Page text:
FWIW, Zope 3 attempts to tackle virtually all of these matters, with the exception of SQL mapping. AFAICT, Zope 3 doesn't have O-R mapping in its goal set, however.
Of course, you're probably aware that PEAK is also attempting to tackle these matters, but with robust handling of "legacy" databases, and schemas and forms that have complex constraint validation.
Both Zope and PEAK already have nice MVC mechanisms, object publishers, and templating systems.
Anyway, "sticking pieces together" won't cut it, IMO. You can cut pieces of wood from a tree, but you can't make a tree by hammering pieces of wood together. :)
I've had a small amount of success using Cheetah, CherryPy and SQLObject together. The three products seem to complement one another quite well. In Phillip's terms, you can't make a new tree, but you can fashion some rather nice furniture. ;)
Rails is certainly much different than Zope 3 or PEAK; the ambition is much lower, and the accompanying conceptual hurdles are also much lower. I don't know which has more potential; Zope 2 shows that merely building an integrated environment does not mean it will be good. Obviously both Zope 3 and PEAK are informed by those mistakes, but the basic vision hasn't changed; at the same time, Rails (and several other similar efforts) are a very different, and more modest, vision.# Ian Bicking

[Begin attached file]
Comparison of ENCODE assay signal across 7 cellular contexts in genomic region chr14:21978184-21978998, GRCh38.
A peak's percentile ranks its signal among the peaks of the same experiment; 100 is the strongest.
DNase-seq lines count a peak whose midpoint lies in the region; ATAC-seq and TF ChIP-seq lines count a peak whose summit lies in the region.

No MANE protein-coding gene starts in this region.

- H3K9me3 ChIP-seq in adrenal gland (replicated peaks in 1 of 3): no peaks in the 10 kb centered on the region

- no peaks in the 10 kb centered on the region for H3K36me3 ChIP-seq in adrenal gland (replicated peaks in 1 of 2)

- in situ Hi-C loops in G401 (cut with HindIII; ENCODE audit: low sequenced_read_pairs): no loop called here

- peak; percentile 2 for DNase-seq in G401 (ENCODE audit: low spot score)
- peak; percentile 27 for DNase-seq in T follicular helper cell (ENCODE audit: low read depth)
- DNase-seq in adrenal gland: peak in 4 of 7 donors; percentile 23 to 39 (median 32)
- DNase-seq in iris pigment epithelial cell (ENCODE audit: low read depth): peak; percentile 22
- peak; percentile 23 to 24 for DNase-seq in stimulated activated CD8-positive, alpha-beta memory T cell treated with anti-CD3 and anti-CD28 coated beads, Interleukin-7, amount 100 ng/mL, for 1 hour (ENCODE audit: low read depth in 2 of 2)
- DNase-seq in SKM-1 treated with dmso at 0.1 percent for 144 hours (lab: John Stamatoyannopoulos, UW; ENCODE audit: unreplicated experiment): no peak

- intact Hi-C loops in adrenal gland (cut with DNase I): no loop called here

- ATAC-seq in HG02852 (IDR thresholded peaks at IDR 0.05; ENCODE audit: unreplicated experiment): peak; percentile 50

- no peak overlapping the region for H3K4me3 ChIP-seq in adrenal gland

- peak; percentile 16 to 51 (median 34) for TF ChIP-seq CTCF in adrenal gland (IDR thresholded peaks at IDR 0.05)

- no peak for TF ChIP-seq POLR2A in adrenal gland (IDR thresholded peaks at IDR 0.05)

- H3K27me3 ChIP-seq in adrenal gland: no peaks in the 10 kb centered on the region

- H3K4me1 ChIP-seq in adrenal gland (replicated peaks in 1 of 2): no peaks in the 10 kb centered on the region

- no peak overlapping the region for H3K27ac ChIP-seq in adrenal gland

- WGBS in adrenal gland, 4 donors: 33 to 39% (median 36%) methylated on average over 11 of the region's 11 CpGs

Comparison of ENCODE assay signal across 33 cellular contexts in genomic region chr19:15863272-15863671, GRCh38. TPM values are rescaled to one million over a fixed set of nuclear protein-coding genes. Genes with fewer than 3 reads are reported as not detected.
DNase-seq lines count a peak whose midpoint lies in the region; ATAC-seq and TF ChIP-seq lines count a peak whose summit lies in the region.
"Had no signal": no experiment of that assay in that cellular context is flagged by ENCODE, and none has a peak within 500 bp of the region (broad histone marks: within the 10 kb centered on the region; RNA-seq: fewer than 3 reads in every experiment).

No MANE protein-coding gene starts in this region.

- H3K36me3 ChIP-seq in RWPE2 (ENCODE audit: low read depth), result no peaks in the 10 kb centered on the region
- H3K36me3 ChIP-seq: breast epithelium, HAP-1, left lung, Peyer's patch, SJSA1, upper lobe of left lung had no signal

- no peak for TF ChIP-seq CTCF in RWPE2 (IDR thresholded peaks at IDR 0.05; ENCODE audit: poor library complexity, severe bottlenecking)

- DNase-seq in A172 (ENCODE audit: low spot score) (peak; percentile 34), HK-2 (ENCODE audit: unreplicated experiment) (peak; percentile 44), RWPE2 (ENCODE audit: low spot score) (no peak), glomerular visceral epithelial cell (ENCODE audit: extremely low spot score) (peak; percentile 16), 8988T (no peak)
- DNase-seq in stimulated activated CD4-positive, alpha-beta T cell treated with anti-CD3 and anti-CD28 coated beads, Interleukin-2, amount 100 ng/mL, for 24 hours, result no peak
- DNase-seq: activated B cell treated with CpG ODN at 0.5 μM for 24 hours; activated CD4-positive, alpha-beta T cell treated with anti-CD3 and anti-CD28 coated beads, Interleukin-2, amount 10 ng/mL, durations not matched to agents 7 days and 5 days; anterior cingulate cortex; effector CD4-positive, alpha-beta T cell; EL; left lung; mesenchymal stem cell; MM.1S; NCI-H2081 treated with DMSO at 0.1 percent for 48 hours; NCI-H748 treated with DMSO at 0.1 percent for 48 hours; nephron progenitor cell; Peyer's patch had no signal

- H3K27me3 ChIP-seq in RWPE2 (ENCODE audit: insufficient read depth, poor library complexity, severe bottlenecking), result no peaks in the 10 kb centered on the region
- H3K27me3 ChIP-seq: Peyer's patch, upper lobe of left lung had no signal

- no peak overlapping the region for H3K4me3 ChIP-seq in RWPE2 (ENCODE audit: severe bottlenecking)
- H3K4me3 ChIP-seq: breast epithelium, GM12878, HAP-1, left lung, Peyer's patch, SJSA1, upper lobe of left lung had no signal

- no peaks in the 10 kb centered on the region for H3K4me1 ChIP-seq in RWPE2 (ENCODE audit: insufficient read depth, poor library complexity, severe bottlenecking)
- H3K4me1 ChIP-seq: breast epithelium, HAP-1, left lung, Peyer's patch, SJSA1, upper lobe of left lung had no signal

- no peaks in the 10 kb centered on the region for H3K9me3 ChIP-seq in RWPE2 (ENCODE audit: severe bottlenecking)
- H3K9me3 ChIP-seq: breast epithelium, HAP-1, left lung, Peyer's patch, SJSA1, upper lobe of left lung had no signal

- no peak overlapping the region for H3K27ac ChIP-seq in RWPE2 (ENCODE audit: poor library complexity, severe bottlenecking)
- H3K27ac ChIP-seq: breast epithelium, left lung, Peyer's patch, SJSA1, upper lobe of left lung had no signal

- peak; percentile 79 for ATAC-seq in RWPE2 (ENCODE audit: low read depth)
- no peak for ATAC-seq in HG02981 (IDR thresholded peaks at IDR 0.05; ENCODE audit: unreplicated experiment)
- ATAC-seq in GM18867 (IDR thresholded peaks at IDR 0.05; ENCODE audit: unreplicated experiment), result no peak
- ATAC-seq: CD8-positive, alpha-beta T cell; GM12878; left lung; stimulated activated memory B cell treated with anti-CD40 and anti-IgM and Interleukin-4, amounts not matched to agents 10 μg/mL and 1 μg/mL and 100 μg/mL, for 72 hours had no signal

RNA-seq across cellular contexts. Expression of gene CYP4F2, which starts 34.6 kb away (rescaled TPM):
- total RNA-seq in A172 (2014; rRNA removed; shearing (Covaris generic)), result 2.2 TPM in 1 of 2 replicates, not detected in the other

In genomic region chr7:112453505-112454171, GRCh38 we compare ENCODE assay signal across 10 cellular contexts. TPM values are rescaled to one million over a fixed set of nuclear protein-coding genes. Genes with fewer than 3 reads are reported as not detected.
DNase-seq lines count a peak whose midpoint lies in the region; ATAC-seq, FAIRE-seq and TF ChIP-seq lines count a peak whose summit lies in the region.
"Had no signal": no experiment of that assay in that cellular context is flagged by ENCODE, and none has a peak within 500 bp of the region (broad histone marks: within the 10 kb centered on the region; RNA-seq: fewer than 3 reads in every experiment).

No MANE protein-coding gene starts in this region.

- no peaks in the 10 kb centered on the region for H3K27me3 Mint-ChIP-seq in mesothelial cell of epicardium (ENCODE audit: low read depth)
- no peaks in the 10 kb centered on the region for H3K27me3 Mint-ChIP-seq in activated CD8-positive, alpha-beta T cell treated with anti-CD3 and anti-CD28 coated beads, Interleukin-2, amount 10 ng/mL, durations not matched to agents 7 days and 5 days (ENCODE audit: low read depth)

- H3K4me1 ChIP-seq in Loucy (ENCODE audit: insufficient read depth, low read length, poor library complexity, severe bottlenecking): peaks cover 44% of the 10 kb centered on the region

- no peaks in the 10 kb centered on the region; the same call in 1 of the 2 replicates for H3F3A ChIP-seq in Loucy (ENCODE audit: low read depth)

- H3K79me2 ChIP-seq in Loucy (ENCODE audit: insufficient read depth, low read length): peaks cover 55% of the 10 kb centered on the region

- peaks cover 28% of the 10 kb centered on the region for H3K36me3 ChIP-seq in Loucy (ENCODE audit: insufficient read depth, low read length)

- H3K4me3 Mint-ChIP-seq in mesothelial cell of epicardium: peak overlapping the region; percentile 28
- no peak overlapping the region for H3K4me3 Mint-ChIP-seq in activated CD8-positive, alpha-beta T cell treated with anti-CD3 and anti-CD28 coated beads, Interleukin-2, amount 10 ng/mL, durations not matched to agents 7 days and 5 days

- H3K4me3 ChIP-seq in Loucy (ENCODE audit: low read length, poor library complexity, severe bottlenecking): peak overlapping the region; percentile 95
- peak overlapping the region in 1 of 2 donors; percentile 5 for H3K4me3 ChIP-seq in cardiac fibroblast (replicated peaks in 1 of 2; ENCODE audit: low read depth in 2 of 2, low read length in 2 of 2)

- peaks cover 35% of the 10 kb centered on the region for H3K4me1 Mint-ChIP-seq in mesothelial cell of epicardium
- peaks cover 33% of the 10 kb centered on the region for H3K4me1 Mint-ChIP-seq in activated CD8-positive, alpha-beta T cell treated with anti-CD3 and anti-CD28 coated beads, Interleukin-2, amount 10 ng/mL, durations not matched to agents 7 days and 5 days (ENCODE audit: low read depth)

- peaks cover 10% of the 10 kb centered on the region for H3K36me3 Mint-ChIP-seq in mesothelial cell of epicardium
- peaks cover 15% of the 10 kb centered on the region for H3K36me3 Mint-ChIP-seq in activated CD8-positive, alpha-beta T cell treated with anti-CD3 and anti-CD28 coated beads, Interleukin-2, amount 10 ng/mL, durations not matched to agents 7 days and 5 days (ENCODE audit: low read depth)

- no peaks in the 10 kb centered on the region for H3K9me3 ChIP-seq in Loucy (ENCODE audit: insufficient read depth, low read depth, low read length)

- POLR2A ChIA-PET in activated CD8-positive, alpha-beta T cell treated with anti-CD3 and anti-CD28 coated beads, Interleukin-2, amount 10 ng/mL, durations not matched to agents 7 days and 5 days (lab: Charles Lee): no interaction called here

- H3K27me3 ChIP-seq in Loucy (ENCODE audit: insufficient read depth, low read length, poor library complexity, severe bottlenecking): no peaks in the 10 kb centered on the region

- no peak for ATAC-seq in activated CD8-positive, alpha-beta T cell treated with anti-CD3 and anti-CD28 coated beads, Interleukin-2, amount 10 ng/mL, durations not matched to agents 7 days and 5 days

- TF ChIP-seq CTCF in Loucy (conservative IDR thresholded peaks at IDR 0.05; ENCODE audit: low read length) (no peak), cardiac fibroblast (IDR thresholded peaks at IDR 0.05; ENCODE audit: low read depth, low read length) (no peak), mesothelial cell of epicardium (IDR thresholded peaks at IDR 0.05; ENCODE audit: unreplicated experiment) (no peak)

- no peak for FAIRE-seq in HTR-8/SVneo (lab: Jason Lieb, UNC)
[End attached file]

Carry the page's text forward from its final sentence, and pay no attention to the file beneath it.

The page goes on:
Rails has some weaknesses, but your post is missing them, Ian. Several people have had the reaction "but what if you want to do more than simple scaffolding?" but it totally misses the point. Scaffolding is just a development aid to get things online quickly. You'd never use it as a finished product. Doing joins and more complex screens is still easy.
The integration within Rails goes very deep, yet it retains flexibility. That's something that can't be achieved by sticking pieces together, as Phillip noted. If you want a Rails-like framework in Python, I suggest you get your hands dirty and start from scratch.
# Gavin Sinclair
Rails are amazing. I wish there was more docs and tutorials and books. It’s difficult to learn it from scratch without much information.